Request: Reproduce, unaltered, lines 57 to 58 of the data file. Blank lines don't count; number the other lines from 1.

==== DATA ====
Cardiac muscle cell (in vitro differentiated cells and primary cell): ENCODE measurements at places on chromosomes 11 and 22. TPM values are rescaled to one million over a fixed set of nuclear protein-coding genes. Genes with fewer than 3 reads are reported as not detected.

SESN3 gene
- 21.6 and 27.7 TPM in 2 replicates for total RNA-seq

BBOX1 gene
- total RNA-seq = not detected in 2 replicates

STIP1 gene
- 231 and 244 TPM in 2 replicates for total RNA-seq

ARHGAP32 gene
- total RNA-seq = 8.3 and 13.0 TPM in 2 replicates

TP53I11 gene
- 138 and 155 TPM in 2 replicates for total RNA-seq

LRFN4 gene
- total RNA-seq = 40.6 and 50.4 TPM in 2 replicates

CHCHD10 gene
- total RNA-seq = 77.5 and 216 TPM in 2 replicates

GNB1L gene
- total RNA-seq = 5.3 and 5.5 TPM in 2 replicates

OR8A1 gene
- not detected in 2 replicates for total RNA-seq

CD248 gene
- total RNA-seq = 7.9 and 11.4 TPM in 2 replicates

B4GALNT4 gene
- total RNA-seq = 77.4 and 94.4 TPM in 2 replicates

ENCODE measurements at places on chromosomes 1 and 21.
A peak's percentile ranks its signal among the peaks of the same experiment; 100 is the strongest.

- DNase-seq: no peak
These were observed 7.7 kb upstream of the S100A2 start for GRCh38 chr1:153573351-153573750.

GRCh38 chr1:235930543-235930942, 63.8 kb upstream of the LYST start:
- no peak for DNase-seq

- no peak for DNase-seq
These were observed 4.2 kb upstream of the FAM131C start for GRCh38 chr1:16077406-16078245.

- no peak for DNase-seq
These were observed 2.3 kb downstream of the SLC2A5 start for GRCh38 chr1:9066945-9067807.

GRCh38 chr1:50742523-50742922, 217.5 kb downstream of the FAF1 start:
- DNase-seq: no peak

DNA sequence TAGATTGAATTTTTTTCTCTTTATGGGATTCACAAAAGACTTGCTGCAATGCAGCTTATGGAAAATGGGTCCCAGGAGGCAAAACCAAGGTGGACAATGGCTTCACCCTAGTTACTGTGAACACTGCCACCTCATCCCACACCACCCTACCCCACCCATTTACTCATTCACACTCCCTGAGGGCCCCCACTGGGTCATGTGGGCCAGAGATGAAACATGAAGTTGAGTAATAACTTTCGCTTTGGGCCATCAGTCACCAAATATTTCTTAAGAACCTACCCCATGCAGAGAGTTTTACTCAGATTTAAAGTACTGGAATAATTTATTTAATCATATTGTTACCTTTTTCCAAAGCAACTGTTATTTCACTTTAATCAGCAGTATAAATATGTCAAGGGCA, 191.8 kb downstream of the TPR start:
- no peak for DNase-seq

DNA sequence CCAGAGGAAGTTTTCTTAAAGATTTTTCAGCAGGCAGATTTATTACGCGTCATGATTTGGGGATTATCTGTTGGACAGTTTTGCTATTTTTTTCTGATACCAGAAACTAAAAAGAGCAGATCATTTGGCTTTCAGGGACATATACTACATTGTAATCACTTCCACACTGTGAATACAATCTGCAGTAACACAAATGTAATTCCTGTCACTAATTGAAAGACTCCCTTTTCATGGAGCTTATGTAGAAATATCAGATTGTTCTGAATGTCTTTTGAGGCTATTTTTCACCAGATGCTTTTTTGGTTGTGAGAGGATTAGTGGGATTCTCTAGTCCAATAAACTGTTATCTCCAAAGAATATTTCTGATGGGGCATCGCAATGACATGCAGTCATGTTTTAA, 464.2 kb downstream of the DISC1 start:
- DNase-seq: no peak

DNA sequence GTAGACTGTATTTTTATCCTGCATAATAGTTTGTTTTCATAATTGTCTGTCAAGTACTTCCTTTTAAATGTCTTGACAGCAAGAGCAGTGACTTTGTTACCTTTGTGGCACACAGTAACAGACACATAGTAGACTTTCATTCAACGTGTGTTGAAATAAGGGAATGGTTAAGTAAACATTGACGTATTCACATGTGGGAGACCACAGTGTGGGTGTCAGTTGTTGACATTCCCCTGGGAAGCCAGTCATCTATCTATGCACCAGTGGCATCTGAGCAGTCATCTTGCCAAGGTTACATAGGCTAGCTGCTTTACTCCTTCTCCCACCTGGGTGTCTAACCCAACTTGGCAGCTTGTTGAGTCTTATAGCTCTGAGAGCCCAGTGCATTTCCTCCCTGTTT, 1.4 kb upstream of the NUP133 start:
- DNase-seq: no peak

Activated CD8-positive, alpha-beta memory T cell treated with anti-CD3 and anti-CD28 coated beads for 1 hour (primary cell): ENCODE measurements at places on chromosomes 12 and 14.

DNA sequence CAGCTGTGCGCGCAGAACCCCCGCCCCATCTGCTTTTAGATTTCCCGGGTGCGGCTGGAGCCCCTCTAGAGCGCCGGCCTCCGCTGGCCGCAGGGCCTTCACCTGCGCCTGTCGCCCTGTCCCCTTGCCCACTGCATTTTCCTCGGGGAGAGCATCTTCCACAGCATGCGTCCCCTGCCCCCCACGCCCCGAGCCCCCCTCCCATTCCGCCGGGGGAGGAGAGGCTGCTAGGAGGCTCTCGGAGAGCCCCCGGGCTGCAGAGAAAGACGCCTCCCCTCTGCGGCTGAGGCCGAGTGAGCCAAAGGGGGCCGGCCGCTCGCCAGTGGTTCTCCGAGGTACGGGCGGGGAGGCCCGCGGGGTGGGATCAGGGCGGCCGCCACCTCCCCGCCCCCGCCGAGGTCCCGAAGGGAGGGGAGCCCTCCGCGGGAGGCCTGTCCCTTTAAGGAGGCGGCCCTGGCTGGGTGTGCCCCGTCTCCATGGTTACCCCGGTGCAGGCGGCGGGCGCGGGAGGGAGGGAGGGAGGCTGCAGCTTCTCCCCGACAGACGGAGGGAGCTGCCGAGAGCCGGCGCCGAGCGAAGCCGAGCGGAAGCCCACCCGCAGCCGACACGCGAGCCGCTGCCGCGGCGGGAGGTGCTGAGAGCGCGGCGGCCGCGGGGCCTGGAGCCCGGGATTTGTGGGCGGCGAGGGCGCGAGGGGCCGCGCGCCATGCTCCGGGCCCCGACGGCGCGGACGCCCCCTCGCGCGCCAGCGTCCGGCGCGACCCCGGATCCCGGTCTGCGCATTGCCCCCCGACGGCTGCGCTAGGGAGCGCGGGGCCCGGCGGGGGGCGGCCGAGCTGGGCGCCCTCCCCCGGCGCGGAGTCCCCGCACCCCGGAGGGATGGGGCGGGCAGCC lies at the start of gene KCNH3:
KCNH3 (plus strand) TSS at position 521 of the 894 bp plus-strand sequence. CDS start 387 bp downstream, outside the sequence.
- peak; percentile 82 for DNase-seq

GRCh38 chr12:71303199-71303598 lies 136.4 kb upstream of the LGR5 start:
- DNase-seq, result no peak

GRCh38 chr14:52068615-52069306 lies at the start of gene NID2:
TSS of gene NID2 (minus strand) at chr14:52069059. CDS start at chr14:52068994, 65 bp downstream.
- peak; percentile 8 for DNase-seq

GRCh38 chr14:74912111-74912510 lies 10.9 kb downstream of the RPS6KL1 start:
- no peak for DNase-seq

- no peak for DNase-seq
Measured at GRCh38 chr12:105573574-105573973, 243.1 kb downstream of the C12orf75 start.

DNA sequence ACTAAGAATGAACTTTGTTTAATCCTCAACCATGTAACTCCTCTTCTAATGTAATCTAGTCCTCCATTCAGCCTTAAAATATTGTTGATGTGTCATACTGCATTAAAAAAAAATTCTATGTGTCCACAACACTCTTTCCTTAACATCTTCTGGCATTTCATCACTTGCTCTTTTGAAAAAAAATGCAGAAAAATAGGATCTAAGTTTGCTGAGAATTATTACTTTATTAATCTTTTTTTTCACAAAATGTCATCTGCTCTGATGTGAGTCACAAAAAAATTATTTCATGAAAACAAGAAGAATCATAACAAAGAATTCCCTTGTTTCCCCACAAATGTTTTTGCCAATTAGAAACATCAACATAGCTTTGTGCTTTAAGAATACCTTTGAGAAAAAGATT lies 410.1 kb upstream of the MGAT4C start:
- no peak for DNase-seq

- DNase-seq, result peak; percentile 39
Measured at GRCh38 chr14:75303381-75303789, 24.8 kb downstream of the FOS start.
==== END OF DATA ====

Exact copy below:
- DNase-seq, result peak; percentile 39
Measured at GRCh38 chr14:75303381-75303789, 24.8 kb downstream of the FOS start.